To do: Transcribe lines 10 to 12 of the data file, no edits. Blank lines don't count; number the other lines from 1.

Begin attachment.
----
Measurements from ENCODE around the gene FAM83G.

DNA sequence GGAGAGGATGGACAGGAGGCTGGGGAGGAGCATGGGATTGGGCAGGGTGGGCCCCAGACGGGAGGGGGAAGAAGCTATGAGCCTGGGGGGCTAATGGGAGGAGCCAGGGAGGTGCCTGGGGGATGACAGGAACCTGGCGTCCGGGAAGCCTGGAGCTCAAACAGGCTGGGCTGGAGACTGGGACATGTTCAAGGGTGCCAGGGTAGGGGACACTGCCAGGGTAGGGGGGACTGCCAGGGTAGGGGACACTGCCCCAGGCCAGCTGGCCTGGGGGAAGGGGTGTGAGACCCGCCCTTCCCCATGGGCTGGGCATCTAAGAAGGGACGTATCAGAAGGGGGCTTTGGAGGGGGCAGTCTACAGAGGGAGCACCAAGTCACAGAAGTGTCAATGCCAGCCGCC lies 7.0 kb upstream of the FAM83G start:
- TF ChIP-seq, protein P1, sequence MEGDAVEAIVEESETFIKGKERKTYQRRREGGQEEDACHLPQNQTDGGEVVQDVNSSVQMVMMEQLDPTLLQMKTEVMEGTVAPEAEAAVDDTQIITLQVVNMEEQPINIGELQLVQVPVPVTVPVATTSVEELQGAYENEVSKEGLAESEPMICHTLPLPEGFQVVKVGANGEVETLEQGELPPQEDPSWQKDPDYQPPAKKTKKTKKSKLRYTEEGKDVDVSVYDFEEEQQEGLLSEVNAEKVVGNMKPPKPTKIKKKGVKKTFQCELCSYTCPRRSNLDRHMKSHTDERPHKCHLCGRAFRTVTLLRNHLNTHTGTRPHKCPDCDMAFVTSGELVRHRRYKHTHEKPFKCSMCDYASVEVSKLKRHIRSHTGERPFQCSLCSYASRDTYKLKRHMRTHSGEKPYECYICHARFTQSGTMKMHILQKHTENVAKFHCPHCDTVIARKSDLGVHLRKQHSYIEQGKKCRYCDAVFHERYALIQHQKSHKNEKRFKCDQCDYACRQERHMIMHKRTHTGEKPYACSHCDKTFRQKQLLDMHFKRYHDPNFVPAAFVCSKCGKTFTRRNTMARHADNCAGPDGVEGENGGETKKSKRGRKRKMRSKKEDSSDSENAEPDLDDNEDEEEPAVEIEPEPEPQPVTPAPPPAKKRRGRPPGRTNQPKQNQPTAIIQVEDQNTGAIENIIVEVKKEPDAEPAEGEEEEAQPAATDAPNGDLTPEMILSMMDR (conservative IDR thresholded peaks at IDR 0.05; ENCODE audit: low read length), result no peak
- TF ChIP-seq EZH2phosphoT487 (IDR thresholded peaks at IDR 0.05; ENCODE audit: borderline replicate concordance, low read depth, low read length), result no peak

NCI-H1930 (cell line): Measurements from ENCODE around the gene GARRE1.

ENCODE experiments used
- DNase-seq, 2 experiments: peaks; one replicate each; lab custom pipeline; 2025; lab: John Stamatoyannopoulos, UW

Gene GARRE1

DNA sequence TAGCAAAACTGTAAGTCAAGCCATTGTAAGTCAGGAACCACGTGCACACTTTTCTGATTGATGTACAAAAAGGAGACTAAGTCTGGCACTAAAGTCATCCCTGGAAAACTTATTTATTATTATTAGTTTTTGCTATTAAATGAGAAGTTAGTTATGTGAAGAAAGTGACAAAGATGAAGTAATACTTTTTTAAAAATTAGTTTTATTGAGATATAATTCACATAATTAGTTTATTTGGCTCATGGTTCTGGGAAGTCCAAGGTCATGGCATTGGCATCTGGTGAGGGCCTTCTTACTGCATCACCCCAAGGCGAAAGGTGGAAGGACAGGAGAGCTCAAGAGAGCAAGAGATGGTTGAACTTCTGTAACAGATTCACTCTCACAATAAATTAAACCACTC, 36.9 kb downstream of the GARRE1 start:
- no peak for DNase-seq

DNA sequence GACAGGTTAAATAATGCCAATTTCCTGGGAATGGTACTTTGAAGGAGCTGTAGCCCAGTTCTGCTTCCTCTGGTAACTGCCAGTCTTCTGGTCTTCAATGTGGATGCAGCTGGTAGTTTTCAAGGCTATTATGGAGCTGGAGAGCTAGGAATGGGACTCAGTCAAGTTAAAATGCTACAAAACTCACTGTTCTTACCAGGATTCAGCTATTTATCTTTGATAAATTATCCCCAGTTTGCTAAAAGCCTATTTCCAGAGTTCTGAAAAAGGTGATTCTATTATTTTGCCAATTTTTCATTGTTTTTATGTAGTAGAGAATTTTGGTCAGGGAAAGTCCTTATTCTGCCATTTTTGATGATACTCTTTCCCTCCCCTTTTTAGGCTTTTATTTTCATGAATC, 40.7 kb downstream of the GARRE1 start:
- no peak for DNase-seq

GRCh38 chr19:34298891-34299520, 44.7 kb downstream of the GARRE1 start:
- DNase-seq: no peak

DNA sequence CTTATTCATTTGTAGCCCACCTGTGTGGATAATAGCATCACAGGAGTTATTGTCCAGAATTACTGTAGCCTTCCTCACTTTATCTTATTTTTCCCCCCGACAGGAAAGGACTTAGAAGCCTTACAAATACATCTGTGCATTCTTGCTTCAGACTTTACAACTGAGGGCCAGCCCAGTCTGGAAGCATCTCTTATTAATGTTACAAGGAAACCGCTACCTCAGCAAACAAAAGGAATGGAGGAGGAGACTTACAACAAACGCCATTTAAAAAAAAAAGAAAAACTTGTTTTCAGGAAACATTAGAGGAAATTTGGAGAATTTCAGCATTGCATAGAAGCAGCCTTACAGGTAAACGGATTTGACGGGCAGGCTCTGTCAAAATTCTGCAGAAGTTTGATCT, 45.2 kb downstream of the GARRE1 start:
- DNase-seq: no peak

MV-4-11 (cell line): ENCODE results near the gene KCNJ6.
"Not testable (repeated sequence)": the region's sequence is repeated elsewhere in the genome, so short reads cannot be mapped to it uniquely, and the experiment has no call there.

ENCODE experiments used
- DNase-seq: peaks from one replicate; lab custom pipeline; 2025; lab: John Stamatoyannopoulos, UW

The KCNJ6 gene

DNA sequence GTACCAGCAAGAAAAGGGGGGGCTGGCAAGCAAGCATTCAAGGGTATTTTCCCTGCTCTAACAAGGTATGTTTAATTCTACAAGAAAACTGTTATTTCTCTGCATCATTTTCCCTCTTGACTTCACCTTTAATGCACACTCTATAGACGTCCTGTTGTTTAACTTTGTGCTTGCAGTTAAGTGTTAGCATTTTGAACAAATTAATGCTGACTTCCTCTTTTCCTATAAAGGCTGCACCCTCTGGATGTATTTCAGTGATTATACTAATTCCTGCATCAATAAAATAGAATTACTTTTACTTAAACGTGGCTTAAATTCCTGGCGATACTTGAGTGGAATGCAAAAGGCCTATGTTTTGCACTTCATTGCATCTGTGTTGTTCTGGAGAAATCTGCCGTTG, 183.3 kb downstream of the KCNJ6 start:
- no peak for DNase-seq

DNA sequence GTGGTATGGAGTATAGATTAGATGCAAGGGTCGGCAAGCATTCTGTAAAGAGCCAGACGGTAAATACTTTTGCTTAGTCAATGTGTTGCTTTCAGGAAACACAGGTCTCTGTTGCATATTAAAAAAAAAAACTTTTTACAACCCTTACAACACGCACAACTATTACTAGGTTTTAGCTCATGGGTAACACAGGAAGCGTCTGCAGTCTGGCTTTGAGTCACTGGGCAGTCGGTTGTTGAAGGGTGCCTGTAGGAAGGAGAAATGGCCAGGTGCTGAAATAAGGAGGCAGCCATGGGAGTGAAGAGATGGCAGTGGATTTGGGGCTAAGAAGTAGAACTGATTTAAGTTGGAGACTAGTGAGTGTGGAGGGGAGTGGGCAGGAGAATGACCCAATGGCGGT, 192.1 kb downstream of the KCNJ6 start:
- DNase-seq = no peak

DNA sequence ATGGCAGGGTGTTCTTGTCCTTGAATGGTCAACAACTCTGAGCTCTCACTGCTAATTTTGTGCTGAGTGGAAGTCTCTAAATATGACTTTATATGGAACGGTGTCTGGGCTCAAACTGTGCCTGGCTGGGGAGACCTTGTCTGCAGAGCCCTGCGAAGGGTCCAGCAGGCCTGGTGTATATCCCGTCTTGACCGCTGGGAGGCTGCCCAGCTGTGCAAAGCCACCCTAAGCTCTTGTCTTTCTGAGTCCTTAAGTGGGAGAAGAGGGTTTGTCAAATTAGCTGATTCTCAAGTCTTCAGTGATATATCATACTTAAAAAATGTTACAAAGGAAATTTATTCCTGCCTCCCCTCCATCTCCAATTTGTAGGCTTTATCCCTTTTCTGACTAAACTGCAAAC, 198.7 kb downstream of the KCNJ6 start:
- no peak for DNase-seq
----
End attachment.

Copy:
- no peak for DNase-seq

DNA sequence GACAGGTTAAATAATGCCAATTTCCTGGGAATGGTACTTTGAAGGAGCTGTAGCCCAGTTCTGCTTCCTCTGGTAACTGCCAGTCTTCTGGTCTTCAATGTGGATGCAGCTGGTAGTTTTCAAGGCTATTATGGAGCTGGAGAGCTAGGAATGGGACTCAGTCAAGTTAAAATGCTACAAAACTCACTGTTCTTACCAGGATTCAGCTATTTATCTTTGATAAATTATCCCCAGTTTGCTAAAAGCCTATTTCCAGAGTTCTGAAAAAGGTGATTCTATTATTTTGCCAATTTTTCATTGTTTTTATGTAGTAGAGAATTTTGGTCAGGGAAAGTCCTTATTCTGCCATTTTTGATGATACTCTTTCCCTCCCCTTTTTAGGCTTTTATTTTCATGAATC, 40.7 kb downstream of the GARRE1 start:
- no peak for DNase-seq